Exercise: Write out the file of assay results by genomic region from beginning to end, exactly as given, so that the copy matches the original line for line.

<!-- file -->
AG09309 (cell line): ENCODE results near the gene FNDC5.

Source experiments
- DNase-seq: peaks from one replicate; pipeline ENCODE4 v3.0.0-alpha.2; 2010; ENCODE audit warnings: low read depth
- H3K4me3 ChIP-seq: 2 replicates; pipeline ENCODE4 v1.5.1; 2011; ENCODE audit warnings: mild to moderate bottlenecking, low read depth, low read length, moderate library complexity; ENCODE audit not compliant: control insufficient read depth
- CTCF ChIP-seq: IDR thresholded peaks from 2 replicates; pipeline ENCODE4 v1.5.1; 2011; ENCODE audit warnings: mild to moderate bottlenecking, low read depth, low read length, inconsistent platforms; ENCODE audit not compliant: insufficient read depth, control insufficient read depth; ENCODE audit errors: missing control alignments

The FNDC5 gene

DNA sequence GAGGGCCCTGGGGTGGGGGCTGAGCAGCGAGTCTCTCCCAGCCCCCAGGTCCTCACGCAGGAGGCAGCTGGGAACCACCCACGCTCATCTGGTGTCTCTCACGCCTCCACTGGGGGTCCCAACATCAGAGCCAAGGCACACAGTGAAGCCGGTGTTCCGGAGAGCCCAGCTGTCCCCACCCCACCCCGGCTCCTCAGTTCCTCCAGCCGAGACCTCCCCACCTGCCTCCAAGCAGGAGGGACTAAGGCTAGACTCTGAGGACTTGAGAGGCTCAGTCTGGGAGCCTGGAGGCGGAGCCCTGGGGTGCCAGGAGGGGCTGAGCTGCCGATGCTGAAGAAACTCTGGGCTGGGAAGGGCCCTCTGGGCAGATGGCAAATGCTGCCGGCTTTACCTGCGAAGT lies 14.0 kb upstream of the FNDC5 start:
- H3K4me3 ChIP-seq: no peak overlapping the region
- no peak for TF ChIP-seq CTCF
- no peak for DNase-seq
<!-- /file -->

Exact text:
AG09309 (cell line): ENCODE results near the gene FNDC5.

Source experiments
- DNase-seq: peaks from one replicate; pipeline ENCODE4 v3.0.0-alpha.2; 2010; ENCODE audit warnings: low read depth
- H3K4me3 ChIP-seq: 2 replicates; pipeline ENCODE4 v1.5.1; 2011; ENCODE audit warnings: mild to moderate bottlenecking, low read depth, low read length, moderate library complexity; ENCODE audit not compliant: control insufficient read depth
- CTCF ChIP-seq: IDR thresholded peaks from 2 replicates; pipeline ENCODE4 v1.5.1; 2011; ENCODE audit warnings: mild to moderate bottlenecking, low read depth, low read length, inconsistent platforms; ENCODE audit not compliant: insufficient read depth, control insufficient read depth; ENCODE audit errors: missing control alignments

The FNDC5 gene

DNA sequence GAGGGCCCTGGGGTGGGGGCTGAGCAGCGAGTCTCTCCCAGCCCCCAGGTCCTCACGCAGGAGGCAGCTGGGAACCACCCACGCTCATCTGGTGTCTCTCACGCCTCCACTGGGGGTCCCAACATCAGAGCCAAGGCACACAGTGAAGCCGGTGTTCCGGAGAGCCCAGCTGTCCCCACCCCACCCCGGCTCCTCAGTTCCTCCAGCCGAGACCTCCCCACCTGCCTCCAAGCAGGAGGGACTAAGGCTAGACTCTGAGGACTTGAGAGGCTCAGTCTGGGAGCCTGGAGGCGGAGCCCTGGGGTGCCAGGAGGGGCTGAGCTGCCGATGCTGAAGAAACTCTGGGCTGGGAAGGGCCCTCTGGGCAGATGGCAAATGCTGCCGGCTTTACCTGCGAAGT lies 14.0 kb upstream of the FNDC5 start:
- H3K4me3 ChIP-seq: no peak overlapping the region
- no peak for TF ChIP-seq CTCF
- no peak for DNase-seq